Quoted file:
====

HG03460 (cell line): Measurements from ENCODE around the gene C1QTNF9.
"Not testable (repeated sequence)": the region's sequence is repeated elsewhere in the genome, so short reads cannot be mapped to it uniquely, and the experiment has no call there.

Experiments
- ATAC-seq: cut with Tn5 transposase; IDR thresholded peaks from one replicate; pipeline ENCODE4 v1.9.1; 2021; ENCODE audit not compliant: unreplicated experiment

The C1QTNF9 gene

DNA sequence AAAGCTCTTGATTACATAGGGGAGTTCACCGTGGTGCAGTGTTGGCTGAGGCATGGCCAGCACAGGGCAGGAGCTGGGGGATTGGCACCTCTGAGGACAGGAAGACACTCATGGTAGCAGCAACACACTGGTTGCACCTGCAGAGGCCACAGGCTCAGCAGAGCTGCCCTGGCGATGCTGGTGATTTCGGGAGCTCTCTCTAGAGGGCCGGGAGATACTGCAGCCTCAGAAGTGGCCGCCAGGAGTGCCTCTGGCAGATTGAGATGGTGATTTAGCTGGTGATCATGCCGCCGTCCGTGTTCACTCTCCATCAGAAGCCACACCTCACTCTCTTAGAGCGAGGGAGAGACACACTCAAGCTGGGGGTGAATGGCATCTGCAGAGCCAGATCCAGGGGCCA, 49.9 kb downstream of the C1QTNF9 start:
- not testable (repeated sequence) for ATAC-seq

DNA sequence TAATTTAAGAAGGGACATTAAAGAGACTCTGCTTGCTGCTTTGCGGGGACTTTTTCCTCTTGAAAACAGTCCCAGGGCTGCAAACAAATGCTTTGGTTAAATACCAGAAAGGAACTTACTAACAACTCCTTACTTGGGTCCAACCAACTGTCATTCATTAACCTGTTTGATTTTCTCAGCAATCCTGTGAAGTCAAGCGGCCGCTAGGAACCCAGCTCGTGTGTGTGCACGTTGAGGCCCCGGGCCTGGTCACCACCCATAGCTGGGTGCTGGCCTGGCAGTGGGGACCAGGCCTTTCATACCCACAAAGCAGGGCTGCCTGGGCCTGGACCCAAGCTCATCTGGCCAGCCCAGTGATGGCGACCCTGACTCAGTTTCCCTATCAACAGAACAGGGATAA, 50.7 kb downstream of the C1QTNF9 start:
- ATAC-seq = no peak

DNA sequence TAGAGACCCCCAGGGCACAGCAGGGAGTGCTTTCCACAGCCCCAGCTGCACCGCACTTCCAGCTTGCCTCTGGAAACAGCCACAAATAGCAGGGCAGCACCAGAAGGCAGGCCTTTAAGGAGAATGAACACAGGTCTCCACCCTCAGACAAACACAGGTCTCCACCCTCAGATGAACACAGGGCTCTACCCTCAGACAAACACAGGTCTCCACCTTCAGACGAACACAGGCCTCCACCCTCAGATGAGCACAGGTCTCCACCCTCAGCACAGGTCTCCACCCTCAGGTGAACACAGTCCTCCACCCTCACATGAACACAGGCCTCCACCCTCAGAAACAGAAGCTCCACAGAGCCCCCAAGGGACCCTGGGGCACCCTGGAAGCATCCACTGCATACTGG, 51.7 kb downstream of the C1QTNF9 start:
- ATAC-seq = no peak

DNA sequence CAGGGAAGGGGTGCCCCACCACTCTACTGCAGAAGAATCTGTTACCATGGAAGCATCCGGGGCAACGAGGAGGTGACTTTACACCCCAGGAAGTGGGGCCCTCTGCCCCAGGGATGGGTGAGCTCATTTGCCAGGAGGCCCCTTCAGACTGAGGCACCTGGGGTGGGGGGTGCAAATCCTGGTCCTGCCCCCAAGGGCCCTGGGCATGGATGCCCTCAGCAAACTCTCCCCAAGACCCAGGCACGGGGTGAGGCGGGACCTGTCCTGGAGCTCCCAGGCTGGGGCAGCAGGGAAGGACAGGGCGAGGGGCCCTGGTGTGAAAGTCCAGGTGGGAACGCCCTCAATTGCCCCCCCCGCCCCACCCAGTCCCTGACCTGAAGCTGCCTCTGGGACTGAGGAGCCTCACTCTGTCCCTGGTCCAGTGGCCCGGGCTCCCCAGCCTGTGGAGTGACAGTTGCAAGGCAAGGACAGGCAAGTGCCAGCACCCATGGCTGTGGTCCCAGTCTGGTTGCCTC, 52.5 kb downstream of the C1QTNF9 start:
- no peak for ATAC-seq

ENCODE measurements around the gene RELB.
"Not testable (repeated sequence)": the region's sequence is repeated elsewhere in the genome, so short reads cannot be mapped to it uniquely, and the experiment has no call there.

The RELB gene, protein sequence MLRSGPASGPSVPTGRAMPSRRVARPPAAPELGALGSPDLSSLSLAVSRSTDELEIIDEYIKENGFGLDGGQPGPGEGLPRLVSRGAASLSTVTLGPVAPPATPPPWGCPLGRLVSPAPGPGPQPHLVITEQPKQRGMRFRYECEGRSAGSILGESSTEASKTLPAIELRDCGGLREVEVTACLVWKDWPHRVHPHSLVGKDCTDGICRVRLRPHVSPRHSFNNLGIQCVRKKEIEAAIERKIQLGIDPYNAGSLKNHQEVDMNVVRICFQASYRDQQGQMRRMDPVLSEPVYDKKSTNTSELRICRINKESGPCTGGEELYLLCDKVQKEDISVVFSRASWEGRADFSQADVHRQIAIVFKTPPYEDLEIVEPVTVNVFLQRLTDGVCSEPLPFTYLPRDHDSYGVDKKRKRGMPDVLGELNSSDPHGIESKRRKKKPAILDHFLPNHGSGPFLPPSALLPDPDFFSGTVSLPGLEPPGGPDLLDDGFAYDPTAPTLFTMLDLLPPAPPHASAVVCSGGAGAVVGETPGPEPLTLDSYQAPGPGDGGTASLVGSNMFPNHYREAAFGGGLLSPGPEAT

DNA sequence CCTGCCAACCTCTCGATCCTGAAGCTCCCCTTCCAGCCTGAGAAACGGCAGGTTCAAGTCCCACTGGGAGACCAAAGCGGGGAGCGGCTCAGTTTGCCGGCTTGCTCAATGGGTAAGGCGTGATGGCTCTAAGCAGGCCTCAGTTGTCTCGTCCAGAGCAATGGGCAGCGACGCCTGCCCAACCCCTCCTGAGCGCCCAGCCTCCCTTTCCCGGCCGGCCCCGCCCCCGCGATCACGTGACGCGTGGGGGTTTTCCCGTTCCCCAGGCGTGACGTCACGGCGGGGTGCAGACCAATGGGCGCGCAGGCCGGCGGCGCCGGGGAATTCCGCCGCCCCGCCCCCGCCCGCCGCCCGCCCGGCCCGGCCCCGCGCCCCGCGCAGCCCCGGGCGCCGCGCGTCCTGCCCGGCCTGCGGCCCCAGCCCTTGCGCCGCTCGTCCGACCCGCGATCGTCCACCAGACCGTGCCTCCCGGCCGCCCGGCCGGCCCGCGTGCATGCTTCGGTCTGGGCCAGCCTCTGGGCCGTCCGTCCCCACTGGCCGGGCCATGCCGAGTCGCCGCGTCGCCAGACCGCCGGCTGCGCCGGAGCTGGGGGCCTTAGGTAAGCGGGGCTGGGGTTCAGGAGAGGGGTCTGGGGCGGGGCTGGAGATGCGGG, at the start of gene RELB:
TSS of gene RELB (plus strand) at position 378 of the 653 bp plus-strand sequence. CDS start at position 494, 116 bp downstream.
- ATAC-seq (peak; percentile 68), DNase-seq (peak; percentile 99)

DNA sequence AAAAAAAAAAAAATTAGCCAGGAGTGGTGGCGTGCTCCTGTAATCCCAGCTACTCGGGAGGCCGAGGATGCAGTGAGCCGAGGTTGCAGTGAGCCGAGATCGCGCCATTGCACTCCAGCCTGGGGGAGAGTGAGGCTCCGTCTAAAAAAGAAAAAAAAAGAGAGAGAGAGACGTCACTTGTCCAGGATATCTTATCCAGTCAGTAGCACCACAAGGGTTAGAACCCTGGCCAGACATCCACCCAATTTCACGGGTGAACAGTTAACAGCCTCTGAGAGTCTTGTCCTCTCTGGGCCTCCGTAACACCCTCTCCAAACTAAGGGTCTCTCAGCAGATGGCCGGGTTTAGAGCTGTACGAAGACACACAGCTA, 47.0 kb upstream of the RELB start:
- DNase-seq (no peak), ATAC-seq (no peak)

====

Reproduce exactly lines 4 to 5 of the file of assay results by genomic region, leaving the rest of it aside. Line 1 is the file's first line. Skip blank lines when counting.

- ATAC-seq: cut with Tn5 transposase; IDR thresholded peaks from one replicate; pipeline ENCODE4 v1.9.1; 2021; ENCODE audit not compliant: unreplicated experiment

The C1QTNF9 gene